Why the Tree of Life?


Harvest Loaf

We baked the Harvest Loaf out of All Year Round on Friday. It is actually a loaf that goes with Michaelmas, but I thought it sounded really neat because you tell a story as you mix the ingredients. You create a landscape of hills and valleys with the flour and talk about how beautiful it is and how happy the people are. But then a dragon (the frothy yeast milk mixture in the measuring cup) comes and takes over the land, and creates a frozen wasteland (sprinkle salt and sugar). Much sadness all round until the hero (the Archangel Michael) throws stars (currants) from the heavens which become iron and sungold (egg yolk) to warm the land and defeat the dragon. All live and work and share happily ever after.

Sounds nice right?

First tip: when you intend to prepare by pre-reading the story the night before, do it (don't say, aw, nuts to that, I'm going to bed)... because you might notice that all the ingredients are in English metrics. How many cups are in 1 kg of wholemeal flour, you might ask. The answer would be 8, give or take. Because, if you don't notice this minor detail ahead of time, you will be dashing back and forth from the kitchen to the computer to look up 50g of sugar and 250g of currants (or was it the other way around?). Thank goodness an egg is an egg. Because, keep in mind, you will also be checking on the baby to be sure that she doesn't get ahold of any chokables while she is being neglected and also checking on the boys who are grinding eight cups of wheat berries on their own and unsupervised.

As you can see above, we did get all the ingredients together eventually, though it literally took all morning. The boys ground four cups on their own, and I finished off the last four.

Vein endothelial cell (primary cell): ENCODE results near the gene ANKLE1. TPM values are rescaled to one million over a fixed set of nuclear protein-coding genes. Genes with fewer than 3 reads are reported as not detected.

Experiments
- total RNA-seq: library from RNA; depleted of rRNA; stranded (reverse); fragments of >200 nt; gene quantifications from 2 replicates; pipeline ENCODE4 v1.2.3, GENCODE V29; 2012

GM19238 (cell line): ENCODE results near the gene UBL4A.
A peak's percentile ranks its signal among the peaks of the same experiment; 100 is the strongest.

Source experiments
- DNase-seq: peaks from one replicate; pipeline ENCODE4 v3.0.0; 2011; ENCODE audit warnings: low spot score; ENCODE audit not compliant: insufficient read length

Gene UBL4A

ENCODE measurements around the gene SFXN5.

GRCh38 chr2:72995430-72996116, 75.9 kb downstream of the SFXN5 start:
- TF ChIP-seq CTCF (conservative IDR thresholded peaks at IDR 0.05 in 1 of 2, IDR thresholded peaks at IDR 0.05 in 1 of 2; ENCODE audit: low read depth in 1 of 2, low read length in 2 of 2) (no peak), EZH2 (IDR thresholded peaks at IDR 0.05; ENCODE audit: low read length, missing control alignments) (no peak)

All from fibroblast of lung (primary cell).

Second tip: when the instructions say to memorize the story, memorize the story. Otherwise, you may get this:

Me (reading): There once was a beautiful land. No one could tell if the hills were more lovely, or the valleys were more lovely.
Kirven (looking out the window in the opposite direction): Mom, did you know that bulk collection is going to take the plastics first and then the rubber; that's why they left the tires.
Me (reading): And then a terrible dragon came over the land. Do you see the dragon, Kirven?
Dunagan: Can I do it? I'm doing it! I'm pouring! Let go, Mom!
Me: Ok (said with good cheer to Dunagan)
Kirven (still looking out the window in the opposite direction): huh? yeah, I see it. Did you know that the bulk collection is going to take our rubber later?

As you can see, it was a very magical moment. One filled with wonder and awe.

While the story didn't capture their imagination, and Kirven couldn't seemed to be bothered with any part of it (besides the grinding), Dunagan greatly enjoyed all the mixing and was up to his elbows in 'dough'.

Why the 'dough' in quotes?

Take a look at exhibit A:

Lovely, no? Granola doorstop.

I have the gainmill cranked down as far as I can while still being able to turn it. It should be spitting out flour. I'd say we got a ratio of dusty flour to crunchy, graininess of 2 to 5. When we had mixed it all up and were to the kneading part, it was not anywhere close to dough and wasn't sticking together. I added probably a couple cups of store-bought flour to get it to at least resemble a dough of some sort.

Kirven, again, wasn't the least bit interested as we waited for it to rise, though Dunagan enjoyed checking on it. And Kirven probably ate only one bite in total, whereas Dunagan has had numerous pieces, preferably stuffed in his mouth all at once.

What lessons have I learned here?
a) listen to my gut. Something told me to hold off on this project, and I should have listened.
b) read the instructions the night before!
c) do this project again (or another recipe), but write my own story that I know they will be interested in. They have no idea who the Archangel Michael is, and Michaelmas is not something we celebrate.

Now, I'm just debating throwing out the rest of the loaf or allowing Dunagan to continue eating on it for another day since he seems to be enjoying it.


  1. Thank you for posting this, because I now don't feel so alone in my experience of trying to do INTERESTING projects with the kids and have them either not go according to plan or have one kid (usually the eldest) on his own wavelength.
    Good for you for trying, and for learning from the experience!

  2. LOL, Jennifer, thanks SO much for the laugh this morning!! This is how I'm feeling about my entire first math block so far!!! Sounds like a great idea, tho, and I'll probably bounce off of it when we get to bread baking this winter.

  3. Jennifer, did they ever pickup the tirers.

    Love Dad

  4. Dad,

    They did NOT, in fact, pick up the tires.